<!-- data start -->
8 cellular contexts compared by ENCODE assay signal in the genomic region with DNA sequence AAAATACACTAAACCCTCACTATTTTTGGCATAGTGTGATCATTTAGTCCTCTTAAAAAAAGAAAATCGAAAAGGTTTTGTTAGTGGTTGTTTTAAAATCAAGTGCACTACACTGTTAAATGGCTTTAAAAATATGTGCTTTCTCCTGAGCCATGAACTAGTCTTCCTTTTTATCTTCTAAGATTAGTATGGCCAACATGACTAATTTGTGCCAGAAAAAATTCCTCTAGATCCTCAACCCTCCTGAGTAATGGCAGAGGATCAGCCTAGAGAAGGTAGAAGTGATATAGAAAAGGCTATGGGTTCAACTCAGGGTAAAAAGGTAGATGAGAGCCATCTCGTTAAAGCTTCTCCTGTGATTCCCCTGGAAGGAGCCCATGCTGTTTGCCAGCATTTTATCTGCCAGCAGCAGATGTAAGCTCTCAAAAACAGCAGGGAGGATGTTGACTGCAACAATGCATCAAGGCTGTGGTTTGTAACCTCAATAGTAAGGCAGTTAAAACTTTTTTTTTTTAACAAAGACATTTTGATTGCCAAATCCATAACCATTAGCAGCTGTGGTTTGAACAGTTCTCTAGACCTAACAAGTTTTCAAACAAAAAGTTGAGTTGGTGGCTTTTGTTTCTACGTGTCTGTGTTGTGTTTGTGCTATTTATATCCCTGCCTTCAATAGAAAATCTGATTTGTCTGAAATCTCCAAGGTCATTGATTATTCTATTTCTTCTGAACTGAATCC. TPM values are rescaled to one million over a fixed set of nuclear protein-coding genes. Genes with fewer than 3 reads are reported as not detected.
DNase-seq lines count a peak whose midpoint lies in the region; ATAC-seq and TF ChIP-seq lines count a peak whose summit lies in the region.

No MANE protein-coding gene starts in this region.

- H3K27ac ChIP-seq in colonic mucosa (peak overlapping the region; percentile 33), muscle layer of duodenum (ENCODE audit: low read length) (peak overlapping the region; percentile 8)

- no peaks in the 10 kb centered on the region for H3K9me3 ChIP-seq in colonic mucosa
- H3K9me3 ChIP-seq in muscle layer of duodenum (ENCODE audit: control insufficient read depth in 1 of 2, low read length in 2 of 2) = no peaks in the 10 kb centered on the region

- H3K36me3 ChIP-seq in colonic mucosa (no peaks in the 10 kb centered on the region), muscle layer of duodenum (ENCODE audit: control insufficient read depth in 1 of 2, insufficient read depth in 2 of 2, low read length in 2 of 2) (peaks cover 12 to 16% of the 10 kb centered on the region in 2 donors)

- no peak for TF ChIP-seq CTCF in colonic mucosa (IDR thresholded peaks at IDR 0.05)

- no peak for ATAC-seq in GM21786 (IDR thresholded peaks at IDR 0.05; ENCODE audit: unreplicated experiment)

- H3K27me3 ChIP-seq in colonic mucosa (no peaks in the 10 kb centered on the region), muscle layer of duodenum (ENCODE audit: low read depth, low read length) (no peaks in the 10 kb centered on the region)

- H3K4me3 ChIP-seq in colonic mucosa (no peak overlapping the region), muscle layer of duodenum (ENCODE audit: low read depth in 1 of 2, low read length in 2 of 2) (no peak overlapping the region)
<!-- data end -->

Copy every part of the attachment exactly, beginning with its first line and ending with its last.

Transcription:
8 cellular contexts compared by ENCODE assay signal in the genomic region with DNA sequence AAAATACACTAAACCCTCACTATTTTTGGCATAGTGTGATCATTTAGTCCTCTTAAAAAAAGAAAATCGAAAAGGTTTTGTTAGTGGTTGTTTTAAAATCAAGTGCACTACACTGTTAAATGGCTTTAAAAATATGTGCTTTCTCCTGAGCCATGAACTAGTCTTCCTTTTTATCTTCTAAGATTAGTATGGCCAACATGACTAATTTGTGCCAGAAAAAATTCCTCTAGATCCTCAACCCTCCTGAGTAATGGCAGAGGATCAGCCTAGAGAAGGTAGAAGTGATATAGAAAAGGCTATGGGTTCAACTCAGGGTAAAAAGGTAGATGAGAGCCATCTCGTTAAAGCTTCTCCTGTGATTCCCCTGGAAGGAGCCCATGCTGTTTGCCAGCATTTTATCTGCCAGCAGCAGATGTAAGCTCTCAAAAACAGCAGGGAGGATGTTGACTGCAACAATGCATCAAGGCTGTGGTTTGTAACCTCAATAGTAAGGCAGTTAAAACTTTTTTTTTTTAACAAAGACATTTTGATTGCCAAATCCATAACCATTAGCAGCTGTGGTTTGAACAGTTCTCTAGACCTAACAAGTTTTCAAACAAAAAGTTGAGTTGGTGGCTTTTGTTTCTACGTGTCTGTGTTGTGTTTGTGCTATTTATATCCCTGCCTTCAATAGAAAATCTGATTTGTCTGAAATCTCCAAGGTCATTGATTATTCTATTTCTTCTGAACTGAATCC. TPM values are rescaled to one million over a fixed set of nuclear protein-coding genes. Genes with fewer than 3 reads are reported as not detected.
DNase-seq lines count a peak whose midpoint lies in the region; ATAC-seq and TF ChIP-seq lines count a peak whose summit lies in the region.

No MANE protein-coding gene starts in this region.

- H3K27ac ChIP-seq in colonic mucosa (peak overlapping the region; percentile 33), muscle layer of duodenum (ENCODE audit: low read length) (peak overlapping the region; percentile 8)

- no peaks in the 10 kb centered on the region for H3K9me3 ChIP-seq in colonic mucosa
- H3K9me3 ChIP-seq in muscle layer of duodenum (ENCODE audit: control insufficient read depth in 1 of 2, low read length in 2 of 2) = no peaks in the 10 kb centered on the region

- H3K36me3 ChIP-seq in colonic mucosa (no peaks in the 10 kb centered on the region), muscle layer of duodenum (ENCODE audit: control insufficient read depth in 1 of 2, insufficient read depth in 2 of 2, low read length in 2 of 2) (peaks cover 12 to 16% of the 10 kb centered on the region in 2 donors)

- no peak for TF ChIP-seq CTCF in colonic mucosa (IDR thresholded peaks at IDR 0.05)

- no peak for ATAC-seq in GM21786 (IDR thresholded peaks at IDR 0.05; ENCODE audit: unreplicated experiment)

- H3K27me3 ChIP-seq in colonic mucosa (no peaks in the 10 kb centered on the region), muscle layer of duodenum (ENCODE audit: low read depth, low read length) (no peaks in the 10 kb centered on the region)

- H3K4me3 ChIP-seq in colonic mucosa (no peak overlapping the region), muscle layer of duodenum (ENCODE audit: low read depth in 1 of 2, low read length in 2 of 2) (no peak overlapping the region)